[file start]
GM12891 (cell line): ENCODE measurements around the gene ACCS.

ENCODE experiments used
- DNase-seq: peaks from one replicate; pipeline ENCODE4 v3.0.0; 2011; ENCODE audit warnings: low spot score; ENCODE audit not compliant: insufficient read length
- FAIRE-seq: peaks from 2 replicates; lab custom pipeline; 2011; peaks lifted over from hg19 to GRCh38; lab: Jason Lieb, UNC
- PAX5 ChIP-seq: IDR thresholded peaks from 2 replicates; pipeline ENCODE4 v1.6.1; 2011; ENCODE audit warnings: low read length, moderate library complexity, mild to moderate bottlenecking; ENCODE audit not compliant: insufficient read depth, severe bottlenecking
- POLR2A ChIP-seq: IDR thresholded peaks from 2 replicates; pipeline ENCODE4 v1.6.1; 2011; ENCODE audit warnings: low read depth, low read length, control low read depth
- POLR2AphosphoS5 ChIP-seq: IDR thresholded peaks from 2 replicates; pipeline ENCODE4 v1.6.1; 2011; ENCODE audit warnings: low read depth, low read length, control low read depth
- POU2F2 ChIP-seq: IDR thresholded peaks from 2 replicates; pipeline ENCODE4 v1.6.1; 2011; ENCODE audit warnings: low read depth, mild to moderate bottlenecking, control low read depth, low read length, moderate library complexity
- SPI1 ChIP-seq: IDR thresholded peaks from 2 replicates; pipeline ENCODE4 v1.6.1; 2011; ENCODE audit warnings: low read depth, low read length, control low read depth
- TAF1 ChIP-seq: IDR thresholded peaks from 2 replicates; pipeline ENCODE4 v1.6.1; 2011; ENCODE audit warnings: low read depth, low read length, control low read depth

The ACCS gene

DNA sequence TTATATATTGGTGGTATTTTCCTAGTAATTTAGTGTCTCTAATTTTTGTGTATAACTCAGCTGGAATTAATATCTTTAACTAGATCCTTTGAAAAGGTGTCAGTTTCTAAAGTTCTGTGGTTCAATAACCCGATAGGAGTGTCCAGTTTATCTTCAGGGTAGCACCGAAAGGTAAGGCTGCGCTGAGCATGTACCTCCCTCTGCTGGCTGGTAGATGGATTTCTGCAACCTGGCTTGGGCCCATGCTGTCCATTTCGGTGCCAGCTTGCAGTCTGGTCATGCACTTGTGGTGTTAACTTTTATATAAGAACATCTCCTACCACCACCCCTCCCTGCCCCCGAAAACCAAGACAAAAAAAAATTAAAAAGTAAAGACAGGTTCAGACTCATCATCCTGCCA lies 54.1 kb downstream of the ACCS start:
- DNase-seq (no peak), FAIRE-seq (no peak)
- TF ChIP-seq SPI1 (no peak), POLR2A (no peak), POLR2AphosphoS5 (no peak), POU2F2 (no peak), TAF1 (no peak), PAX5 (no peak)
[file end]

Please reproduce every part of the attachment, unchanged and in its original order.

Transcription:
GM12891 (cell line): ENCODE measurements around the gene ACCS.

ENCODE experiments used
- DNase-seq: peaks from one replicate; pipeline ENCODE4 v3.0.0; 2011; ENCODE audit warnings: low spot score; ENCODE audit not compliant: insufficient read length
- FAIRE-seq: peaks from 2 replicates; lab custom pipeline; 2011; peaks lifted over from hg19 to GRCh38; lab: Jason Lieb, UNC
- PAX5 ChIP-seq: IDR thresholded peaks from 2 replicates; pipeline ENCODE4 v1.6.1; 2011; ENCODE audit warnings: low read length, moderate library complexity, mild to moderate bottlenecking; ENCODE audit not compliant: insufficient read depth, severe bottlenecking
- POLR2A ChIP-seq: IDR thresholded peaks from 2 replicates; pipeline ENCODE4 v1.6.1; 2011; ENCODE audit warnings: low read depth, low read length, control low read depth
- POLR2AphosphoS5 ChIP-seq: IDR thresholded peaks from 2 replicates; pipeline ENCODE4 v1.6.1; 2011; ENCODE audit warnings: low read depth, low read length, control low read depth
- POU2F2 ChIP-seq: IDR thresholded peaks from 2 replicates; pipeline ENCODE4 v1.6.1; 2011; ENCODE audit warnings: low read depth, mild to moderate bottlenecking, control low read depth, low read length, moderate library complexity
- SPI1 ChIP-seq: IDR thresholded peaks from 2 replicates; pipeline ENCODE4 v1.6.1; 2011; ENCODE audit warnings: low read depth, low read length, control low read depth
- TAF1 ChIP-seq: IDR thresholded peaks from 2 replicates; pipeline ENCODE4 v1.6.1; 2011; ENCODE audit warnings: low read depth, low read length, control low read depth

The ACCS gene

DNA sequence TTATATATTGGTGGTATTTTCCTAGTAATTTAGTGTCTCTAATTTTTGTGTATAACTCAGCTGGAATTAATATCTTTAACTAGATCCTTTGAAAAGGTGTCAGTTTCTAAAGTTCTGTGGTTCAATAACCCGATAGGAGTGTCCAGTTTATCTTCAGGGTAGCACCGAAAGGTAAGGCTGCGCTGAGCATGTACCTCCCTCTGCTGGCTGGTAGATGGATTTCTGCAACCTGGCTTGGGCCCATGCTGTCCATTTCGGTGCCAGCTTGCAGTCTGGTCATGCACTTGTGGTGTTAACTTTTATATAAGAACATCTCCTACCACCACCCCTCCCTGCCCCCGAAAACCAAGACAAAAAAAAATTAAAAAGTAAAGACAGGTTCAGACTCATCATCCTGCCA lies 54.1 kb downstream of the ACCS start:
- DNase-seq (no peak), FAIRE-seq (no peak)
- TF ChIP-seq SPI1 (no peak), POLR2A (no peak), POLR2AphosphoS5 (no peak), POU2F2 (no peak), TAF1 (no peak), PAX5 (no peak)